When 1100 teachers defied Hitler — and won!

More than 80 years ago, Norwegian teachers refused to teach Nazi ideology to their students. They were tortured, imprisoned and starved. But they prevailed. The story of how they won — and why it still matters.

When Hitler’s troops stormed into Norway on April 9, 1940, Germany’s goal was to secure the country’s 1200 km long coastline. They needed iron ore from Swedish mines to flow to the northern Norwegian port of Narvik — and eventually to the German war machine.

Teachers: Josef Terboven and Vidkun Quisling during WWII when Nazi Germany occupied Norway

Josef Terboven and Vidkun Quisling during WWII when Nazi Germany occupied Norway. Photo: Archives

But that wasn’t all that Hitler and his followers hoped for, as Norwegian teachers would come to learn.

Teachers: A propaganda poster promoting Quisling's Nazi-oriented youth group for Norwegian children.

A propaganda poster promoting Quisling’s Nazi-oriented youth group for Norwegian children, the NSUF. Poster:Digital Museum, Justice Museum, Trondheim.

Vidkun Quisling, a Nazi collaborator who nominally headed the Norwegian government during the occupation, wanted Norway to embrace Nazi ideology. He decided the best way to do this was through teachers and schoolchildren.

They send people out with messages, sometimes written with invisible ink, sometimes hidden in match boxes.. It’s like a spy movie.

In February 1942, he ordered all teachers to join a new union that would require them to introduce Nazi doctrine to their students. Students were also ordered to join the Norwegian equivalent of the Hitler Youth.

But the teachers refused.

Months of torture and hard work

The teachers organized using tactics right out of a spy movie to organize their response to Quisling’s demands, said Martin Øystese on 63 Degrees North, NTNU’s English-language podcast.

Teachers who fought against Nazi ideology at a prison camp in northern Norway.

These teachers were among the hundreds who were arrested and shipped to northern Norway to work in labour camps. Their housing was made from a thin cardboard. Photo: Unknown photographer/Borderland Museum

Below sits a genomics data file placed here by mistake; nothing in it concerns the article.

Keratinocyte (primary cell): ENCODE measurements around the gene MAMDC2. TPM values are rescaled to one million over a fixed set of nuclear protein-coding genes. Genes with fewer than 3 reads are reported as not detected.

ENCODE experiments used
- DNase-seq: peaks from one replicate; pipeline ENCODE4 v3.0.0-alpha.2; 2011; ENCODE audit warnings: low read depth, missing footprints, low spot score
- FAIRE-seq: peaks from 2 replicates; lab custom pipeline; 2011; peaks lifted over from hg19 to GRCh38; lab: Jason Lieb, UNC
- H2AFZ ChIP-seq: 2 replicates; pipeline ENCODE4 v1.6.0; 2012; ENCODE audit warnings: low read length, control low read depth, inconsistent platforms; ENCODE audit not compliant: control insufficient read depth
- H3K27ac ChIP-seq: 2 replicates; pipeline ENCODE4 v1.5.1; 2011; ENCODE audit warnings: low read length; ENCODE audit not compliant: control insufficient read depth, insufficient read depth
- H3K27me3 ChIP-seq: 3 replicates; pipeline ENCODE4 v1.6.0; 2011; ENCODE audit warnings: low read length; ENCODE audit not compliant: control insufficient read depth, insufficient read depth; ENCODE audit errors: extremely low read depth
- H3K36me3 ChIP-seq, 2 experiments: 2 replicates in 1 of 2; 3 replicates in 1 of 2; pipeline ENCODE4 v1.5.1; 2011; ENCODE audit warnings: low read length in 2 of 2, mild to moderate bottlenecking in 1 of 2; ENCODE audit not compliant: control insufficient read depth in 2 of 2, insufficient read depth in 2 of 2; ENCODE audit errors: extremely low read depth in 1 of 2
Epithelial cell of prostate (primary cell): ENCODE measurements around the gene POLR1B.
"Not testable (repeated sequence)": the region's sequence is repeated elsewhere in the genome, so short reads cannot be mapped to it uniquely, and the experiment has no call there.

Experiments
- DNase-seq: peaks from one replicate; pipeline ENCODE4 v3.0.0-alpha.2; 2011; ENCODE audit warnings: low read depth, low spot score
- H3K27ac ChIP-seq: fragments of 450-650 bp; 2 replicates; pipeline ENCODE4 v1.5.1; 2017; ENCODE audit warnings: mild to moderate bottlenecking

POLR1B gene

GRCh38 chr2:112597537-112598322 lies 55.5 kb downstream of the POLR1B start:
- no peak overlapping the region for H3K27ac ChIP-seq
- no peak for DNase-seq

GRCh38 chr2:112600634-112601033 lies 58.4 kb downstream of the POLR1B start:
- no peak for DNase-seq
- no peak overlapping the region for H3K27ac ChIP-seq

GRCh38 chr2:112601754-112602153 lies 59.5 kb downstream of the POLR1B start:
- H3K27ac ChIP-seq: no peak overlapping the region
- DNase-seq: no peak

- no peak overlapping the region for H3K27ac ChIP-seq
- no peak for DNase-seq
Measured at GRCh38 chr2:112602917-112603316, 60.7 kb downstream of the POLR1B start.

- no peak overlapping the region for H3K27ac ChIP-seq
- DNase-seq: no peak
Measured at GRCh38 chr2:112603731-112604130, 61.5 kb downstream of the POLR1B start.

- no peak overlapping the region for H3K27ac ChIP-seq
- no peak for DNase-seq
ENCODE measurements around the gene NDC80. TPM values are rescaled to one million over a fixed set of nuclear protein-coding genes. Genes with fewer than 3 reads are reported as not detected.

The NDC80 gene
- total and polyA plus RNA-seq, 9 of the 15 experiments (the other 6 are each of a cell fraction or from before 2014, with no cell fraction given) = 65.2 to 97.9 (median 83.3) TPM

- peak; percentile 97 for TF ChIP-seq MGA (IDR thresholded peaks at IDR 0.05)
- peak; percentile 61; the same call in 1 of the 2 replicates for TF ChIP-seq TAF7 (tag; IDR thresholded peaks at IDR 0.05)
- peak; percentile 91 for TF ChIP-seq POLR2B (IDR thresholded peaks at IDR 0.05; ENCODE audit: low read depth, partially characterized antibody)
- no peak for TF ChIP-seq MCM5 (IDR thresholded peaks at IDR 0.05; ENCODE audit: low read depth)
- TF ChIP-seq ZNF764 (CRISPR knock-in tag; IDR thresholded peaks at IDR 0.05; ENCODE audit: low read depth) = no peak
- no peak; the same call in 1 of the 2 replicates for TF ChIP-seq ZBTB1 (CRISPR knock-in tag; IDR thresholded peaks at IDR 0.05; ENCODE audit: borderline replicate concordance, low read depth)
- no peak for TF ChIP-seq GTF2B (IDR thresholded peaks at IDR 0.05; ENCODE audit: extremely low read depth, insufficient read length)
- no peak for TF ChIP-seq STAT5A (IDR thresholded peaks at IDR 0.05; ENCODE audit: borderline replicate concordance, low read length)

“They have contacts in different places, and they send people out with messages, sometimes written with invisible ink, sometimes hidden in match boxes,” he said. “It’s like a spy movie.”

For their efforts, 1100 were arrested — and subjected to months of starvation, torture and hard labour. At least one teacher died during their ordeal.

Øystese is an assistant professor at NTNU’s Department of Teacher Education. He and his NTNU colleague Unni Eikeseth published a comprehensive retelling of the teacher’s rebellion in a three-part podcast last year, on the 80th anniversary of the uprising.

The teachers’ fight against Nazism is history, but the fight to keep schools open and free for all kinds of expression is equally relevant today.

Listen to the teachers’ story in “1100 Norwegian teachers defied Hitler, and won!” on 63 Degrees North, wherever you get podcasts.

Learn more:

The Teacher’s Protest tells the full story of the teachers’ resistance, in a 2020 video by Jon Seal and available for rental from Vimeo.

Tyranny could not quell them,” by Gene Sharp, a 24-page booklet published in 1958 by the International Pacifist Weekly that describes the teachers’ rebellion, and how the tactics they used could help other groups interested in non-violent resistance.

Lærarkrigen mot Quisling, the Norwegian three-part podcast about the teacher’s rebellion (in Norwegian)

Ø. Hetland, N. Karcher & K. B. Simonsen (2021) Navigating troubled waters: collaboration and resistance in state institutions in Nazi-occupied Norway, Scandinavian Journal of History, 46:1, 84-104, DOI: 10.1080/03468755.2020.1846075

Norway’s Teachers Stand Firm, booklet published by the Royal Norwegian Government Press Representatives, 1942.